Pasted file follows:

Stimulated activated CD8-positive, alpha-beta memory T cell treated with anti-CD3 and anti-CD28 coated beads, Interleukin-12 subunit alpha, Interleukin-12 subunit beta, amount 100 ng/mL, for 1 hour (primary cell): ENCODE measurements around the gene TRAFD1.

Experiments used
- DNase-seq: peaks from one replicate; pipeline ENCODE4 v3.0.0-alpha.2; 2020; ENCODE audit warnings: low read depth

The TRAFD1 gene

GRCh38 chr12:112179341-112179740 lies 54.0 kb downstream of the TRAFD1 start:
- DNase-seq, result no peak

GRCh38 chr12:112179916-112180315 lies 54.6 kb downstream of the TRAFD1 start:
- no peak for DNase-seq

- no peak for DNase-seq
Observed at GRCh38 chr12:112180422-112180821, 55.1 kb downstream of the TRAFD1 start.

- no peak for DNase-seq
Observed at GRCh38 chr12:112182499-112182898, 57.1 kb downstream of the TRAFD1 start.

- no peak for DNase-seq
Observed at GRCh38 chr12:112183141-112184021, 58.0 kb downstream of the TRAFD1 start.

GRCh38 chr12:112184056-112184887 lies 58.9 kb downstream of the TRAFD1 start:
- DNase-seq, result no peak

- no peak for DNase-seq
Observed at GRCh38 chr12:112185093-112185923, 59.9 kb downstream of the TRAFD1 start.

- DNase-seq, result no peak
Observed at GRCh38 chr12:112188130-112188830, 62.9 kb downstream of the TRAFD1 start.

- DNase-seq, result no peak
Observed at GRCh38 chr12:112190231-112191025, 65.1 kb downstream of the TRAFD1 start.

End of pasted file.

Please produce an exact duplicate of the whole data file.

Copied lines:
Stimulated activated CD8-positive, alpha-beta memory T cell treated with anti-CD3 and anti-CD28 coated beads, Interleukin-12 subunit alpha, Interleukin-12 subunit beta, amount 100 ng/mL, for 1 hour (primary cell): ENCODE measurements around the gene TRAFD1.

Experiments used
- DNase-seq: peaks from one replicate; pipeline ENCODE4 v3.0.0-alpha.2; 2020; ENCODE audit warnings: low read depth

The TRAFD1 gene

GRCh38 chr12:112179341-112179740 lies 54.0 kb downstream of the TRAFD1 start:
- DNase-seq, result no peak

GRCh38 chr12:112179916-112180315 lies 54.6 kb downstream of the TRAFD1 start:
- no peak for DNase-seq

- no peak for DNase-seq
Observed at GRCh38 chr12:112180422-112180821, 55.1 kb downstream of the TRAFD1 start.

- no peak for DNase-seq
Observed at GRCh38 chr12:112182499-112182898, 57.1 kb downstream of the TRAFD1 start.

- no peak for DNase-seq
Observed at GRCh38 chr12:112183141-112184021, 58.0 kb downstream of the TRAFD1 start.

GRCh38 chr12:112184056-112184887 lies 58.9 kb downstream of the TRAFD1 start:
- DNase-seq, result no peak

- no peak for DNase-seq
Observed at GRCh38 chr12:112185093-112185923, 59.9 kb downstream of the TRAFD1 start.

- DNase-seq, result no peak
Observed at GRCh38 chr12:112188130-112188830, 62.9 kb downstream of the TRAFD1 start.

- DNase-seq, result no peak
Observed at GRCh38 chr12:112190231-112191025, 65.1 kb downstream of the TRAFD1 start.